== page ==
More importantly, the nine workers directly related to the Jingshen seafood market booths that cut imported salmon, the 186 people working at seafood sections of the market, and 283 on-site samples collected from the market all tested negative.

2. Did Virus Come From the West?

Wu Zunyou, the newly appointed chief epidemiologist of the Chinese Center for Disease Control and Prevention, said lab test results showed that the virus strain was closer to the strain from Europe. However, it could possibly come from Europe or the Americas, he said.

“There have been no new cases in Beijing for more than 50 days. This time, it must be imported,” Guan Yi, director of the State Key Laboratory for Emerging Infectious Diseases, University of Hong Kong, told China Newsweek.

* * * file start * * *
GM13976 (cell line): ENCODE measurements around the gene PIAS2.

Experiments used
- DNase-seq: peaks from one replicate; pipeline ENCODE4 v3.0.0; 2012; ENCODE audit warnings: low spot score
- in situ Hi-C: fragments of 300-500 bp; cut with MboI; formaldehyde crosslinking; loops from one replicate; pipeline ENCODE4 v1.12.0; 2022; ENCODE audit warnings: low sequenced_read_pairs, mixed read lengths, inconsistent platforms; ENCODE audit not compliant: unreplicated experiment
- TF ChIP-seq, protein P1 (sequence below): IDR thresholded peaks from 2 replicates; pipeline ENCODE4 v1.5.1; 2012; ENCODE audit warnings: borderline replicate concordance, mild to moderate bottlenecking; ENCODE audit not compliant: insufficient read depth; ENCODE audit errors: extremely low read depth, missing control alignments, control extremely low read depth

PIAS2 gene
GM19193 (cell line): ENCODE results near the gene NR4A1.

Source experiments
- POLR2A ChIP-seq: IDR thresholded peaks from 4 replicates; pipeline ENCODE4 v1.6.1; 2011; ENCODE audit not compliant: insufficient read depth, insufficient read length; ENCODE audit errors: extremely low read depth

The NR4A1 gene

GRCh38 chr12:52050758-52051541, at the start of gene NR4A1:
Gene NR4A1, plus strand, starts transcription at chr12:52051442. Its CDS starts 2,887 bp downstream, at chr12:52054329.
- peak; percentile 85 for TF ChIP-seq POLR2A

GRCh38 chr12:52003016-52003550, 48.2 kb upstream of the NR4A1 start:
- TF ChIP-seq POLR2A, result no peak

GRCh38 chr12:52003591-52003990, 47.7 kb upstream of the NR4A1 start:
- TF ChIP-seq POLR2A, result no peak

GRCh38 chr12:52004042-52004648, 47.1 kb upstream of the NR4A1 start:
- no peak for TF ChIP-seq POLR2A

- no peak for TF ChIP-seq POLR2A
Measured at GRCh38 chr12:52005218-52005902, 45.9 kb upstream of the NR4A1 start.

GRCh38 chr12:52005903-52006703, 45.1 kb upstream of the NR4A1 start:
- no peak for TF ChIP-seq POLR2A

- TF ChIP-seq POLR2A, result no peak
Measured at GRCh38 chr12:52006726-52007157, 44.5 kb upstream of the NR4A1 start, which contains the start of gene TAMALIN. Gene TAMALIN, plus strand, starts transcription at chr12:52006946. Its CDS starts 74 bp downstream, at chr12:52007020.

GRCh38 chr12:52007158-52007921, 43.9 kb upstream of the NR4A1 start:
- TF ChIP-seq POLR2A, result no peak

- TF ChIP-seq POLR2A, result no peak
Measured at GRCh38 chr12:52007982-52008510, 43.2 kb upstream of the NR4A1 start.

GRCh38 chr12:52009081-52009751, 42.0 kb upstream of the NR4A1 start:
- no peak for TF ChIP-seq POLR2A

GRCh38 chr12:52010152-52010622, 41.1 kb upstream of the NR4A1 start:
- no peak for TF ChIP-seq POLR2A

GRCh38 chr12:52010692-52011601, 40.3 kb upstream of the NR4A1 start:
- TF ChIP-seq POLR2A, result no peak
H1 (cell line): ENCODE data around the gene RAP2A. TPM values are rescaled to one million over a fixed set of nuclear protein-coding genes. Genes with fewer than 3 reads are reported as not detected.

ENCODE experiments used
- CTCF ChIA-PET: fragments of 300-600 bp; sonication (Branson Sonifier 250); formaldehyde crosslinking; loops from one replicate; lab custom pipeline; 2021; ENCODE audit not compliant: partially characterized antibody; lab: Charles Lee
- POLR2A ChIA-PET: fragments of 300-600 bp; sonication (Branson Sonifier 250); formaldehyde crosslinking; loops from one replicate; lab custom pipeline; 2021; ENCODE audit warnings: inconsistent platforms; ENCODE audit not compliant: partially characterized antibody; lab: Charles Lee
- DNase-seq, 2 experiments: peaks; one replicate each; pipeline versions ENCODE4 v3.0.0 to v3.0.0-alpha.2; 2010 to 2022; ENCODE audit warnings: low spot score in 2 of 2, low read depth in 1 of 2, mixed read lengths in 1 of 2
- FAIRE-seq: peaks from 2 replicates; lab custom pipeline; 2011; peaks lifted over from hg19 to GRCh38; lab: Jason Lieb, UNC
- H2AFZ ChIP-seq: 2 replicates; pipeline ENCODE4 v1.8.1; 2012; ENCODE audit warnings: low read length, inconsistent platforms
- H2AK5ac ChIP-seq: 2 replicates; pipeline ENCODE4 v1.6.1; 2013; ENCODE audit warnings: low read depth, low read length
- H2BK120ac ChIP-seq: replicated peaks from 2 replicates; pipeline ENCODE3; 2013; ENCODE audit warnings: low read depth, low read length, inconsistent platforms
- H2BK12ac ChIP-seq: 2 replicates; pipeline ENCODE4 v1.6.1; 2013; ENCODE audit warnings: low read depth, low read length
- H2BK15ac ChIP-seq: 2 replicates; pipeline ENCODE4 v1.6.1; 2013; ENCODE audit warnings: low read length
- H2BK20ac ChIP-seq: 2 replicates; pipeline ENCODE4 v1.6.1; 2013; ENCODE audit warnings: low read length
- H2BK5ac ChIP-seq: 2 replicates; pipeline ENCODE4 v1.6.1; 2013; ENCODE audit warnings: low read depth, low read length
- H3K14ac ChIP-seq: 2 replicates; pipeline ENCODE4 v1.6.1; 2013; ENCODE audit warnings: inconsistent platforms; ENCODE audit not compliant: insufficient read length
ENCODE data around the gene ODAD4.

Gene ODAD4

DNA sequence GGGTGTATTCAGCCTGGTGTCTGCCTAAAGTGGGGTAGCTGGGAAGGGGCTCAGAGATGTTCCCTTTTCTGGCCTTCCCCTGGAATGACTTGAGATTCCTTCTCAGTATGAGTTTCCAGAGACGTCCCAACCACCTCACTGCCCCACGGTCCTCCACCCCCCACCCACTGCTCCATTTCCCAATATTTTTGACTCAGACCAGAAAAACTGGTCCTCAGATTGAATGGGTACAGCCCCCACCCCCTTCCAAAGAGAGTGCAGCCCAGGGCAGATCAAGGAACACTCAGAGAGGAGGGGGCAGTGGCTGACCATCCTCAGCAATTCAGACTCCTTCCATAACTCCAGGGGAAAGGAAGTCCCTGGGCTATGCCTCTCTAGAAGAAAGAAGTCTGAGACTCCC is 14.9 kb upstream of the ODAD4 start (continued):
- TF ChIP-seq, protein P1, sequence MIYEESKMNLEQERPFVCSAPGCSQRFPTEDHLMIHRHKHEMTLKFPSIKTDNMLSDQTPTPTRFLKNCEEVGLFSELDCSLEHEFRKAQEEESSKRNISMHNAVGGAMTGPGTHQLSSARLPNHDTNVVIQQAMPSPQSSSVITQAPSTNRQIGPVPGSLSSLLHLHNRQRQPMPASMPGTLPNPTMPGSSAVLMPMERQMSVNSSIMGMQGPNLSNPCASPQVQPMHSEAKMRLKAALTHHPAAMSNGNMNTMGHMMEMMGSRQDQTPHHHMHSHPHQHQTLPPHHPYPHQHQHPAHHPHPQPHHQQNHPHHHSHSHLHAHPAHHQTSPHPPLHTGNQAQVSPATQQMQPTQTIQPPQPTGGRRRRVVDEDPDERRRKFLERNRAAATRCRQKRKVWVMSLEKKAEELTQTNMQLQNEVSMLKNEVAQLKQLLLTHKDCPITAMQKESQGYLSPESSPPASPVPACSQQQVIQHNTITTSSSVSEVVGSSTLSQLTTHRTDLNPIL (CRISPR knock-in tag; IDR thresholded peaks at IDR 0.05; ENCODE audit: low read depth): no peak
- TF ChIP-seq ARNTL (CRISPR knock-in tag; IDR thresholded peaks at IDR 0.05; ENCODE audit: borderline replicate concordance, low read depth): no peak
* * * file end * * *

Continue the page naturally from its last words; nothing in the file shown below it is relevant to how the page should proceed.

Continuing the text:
“The possibility of spreading through the temperature-controlled supply chain is the greatest. Many slaughterhouses in Europe and the United States have had the COVID-19 outbreak. If it is spread through the temperature-controlled supply chain, it is nothing new,” Guan added.

“We ignored the prevention and testing of imported seafood and meat,” a CCP official claimed on a Chinese social media platform. “Since the outbreak, we have strictly controlled inbound flights and travelers to strictly prevent imported cases, and have adopted extremely strict isolation and prevention measures for inbound people. However, there’s still a shortcoming. We have not tested imported seafood, meat, and fruits.

“This provides the virus an opportunity to sneak in through salmon.”

The CCP’s troll army soon began picking fights online, by blaming Europe and the United States as the source of the Beijing virus outbreak.

However, if the virus really spread to China through imported goods such as seafood, meat, and other foods, why didn’t that happen to other countries which import from the same regions?